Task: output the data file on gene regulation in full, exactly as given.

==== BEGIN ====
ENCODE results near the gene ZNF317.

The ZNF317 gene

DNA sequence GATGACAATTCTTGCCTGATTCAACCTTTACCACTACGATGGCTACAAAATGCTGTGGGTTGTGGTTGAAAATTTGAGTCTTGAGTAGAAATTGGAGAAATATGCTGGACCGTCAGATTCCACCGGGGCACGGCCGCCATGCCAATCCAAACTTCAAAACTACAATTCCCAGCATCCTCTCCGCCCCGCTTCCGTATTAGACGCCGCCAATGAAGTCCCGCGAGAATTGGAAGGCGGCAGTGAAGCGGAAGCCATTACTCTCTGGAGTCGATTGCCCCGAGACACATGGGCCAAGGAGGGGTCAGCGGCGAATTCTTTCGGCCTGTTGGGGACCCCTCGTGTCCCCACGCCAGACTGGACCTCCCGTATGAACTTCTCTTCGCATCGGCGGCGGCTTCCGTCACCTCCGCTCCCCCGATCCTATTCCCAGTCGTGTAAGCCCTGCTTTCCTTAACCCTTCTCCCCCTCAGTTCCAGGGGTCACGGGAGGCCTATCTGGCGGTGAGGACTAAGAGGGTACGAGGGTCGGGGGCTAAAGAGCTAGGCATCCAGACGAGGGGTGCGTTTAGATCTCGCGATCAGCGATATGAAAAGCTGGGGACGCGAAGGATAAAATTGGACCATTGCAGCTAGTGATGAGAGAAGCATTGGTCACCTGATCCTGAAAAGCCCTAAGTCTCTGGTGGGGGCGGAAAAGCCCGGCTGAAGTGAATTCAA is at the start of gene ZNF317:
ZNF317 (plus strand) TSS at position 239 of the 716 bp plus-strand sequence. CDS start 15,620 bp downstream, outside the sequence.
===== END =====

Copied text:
ENCODE results near the gene ZNF317.

The ZNF317 gene

DNA sequence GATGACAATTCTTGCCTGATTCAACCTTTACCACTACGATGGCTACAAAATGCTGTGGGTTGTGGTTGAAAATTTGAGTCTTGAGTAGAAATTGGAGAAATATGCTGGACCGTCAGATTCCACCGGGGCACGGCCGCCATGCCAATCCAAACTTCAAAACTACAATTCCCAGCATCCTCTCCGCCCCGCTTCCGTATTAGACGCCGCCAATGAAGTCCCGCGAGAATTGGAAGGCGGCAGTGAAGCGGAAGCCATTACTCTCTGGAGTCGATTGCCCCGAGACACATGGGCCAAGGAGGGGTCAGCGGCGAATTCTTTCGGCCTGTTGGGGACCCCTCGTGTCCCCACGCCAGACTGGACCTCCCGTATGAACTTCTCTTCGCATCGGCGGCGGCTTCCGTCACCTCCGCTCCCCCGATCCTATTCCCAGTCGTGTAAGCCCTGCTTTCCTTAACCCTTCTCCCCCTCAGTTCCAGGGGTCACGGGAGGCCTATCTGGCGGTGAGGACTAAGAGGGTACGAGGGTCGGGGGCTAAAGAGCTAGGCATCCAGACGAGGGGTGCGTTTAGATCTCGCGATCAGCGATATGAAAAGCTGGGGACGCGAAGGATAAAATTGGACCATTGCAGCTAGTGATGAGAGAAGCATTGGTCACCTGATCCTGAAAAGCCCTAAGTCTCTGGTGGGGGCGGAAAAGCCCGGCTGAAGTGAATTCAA is at the start of gene ZNF317:
ZNF317 (plus strand) TSS at position 239 of the 716 bp plus-strand sequence. CDS start 15,620 bp downstream, outside the sequence.